Ball Don't Lie - NBA


A rambunctious July has but a week and a half left, and most of the free agent action has passed. Of course, that doesn't mean that there isn't a select group of unrestricted free agents still available, ready to help teams and earn their keep. Here's our humbled list of the best of the rest.

(Restricted free agents to follow on Wednesday ...)

1. Lamar Odom(notes)

We've been over why we think so highly of Odom. He's a stat machine whose best contributions often aren't picked up by the typical box score. Odom led the Lakers in plus/minus last year, not Kobe Bryant(notes). He scores, he rebounds at a high rate, he defends all comers, he runs an offense that many have trouble picking up. He might be 30, and the Lakers could win it all without him, but that doesn't take away from the fact that he is a special, special player.

The solution? The Lakers stop trying to act like tough guys, and give it up for the player who gave up big numbers last year to come off the bench and contribute to a championship.


2. Andre Miller(notes)

We've also been over where Andre Miller went wrong. He put up great stats in 2008-09, during a contract year, but his attitude wasn't always the best — whether the Philadelphia 76ers deserved his scorn or not. Miller turned 33 last spring, and though his 2008-09 averages of 16 points, 6.5 assists (to just 2.4 turnovers) and 5.5 rebounds are nothing to scoff at, there is a fear that he could drop off at any point.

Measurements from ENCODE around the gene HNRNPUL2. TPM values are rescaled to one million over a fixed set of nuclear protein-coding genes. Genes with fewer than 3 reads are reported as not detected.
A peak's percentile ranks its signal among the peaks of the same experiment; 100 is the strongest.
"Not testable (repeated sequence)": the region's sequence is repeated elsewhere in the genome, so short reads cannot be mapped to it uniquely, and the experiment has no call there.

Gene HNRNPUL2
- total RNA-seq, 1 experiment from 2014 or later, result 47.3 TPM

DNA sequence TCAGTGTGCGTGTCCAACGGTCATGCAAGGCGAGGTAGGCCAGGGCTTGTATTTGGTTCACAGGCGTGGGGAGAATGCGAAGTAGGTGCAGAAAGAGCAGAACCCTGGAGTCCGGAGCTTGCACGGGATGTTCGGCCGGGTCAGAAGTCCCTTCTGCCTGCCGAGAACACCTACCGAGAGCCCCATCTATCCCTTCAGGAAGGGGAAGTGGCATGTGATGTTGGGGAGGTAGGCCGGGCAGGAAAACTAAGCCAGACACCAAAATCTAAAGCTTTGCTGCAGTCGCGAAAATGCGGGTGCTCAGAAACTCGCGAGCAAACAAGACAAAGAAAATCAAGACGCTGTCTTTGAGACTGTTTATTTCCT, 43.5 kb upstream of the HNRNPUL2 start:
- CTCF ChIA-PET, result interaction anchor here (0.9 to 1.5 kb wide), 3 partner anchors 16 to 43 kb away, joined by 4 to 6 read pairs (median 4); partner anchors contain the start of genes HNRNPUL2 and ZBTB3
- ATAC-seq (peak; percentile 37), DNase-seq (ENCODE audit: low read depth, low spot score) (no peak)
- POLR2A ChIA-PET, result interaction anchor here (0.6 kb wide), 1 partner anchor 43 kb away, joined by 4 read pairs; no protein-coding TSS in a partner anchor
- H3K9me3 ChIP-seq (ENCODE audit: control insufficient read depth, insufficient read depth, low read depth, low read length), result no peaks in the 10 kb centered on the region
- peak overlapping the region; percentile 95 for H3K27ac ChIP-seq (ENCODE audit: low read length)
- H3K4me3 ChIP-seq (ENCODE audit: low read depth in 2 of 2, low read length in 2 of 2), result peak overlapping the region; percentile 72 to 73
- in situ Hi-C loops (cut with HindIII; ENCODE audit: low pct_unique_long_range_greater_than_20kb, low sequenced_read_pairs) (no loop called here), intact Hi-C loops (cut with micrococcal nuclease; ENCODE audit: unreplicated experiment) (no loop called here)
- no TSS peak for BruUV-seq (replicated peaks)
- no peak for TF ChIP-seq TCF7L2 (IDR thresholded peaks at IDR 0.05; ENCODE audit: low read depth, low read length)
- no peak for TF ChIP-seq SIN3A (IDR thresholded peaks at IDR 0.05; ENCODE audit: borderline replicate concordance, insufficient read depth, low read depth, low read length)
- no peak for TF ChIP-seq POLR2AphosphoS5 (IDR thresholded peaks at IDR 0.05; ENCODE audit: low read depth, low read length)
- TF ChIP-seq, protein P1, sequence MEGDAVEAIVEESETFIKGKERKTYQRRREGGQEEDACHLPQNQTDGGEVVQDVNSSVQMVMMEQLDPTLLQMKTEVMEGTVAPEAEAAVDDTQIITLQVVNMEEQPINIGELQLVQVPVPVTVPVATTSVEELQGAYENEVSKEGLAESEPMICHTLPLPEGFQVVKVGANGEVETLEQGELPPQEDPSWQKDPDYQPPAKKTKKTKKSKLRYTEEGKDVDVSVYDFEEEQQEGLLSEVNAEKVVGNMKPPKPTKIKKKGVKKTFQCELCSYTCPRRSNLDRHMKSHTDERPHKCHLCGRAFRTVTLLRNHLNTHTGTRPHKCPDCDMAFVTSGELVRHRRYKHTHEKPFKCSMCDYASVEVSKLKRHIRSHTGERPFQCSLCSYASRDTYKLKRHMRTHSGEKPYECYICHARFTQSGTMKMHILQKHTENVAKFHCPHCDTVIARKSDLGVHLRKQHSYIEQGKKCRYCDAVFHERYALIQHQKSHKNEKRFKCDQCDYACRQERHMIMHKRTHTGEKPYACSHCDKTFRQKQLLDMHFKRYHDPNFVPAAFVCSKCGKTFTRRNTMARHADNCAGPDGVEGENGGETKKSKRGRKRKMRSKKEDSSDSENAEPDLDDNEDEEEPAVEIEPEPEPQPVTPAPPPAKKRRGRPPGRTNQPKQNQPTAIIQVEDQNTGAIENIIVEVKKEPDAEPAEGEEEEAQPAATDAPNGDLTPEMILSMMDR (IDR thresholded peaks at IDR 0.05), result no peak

The solution? Go safe, take the money from New York. And, if there's gas in Miller's tank, he can try the whole "act the good soldier in a contract year" bit with the Knicks, while working on a one-year contract.


3. Ike Diogu(notes)

Diogu at three? Is that a sign of just how slim the free agent pickings have gotten?

Hardly. This guy can play, he's just been stuck on a series of teams with a series of coaches that would prefer to value image (too small, too thick) over actual production (you know, the things you actually do on the court?). Unless you're a Michael Sweetney(notes) or an Oliver Miller, the overwhelming majority of NBA players' per-minute stats hold up, no matter the minutes. Diogu doesn't remind of Jack LaLanne, but he's hardly the type whose frame wouldn't hold up to 33 minutes. Pay, and then finally play, the man.

The solution? Chicago? Stop being cheap, offer the guy a minimum deal even if it creeps you closer to the luxury tax, and let Diogu and Tyrus Thomas(notes) fill out the holes in one's head with the bumps in another's. This involves the Chicago ownership, front office, and coaching staff making a sound move, all at once. Too much to ask, probably.


4. Von Wafer(notes)

He was undoubtedly a bit of a headcase toward the end of 2008-09, feuding with Rockets coach Rick Adelman, and this is probably why Wafer hasn't been re-signed by Houston. And with other free agent wings taking up residence in Cleveland, Boston, and Orlando (you got your Moons, your Marquis, your Barnes), Wafer's staunch refusal to take a deal above the minimum hurts his chances.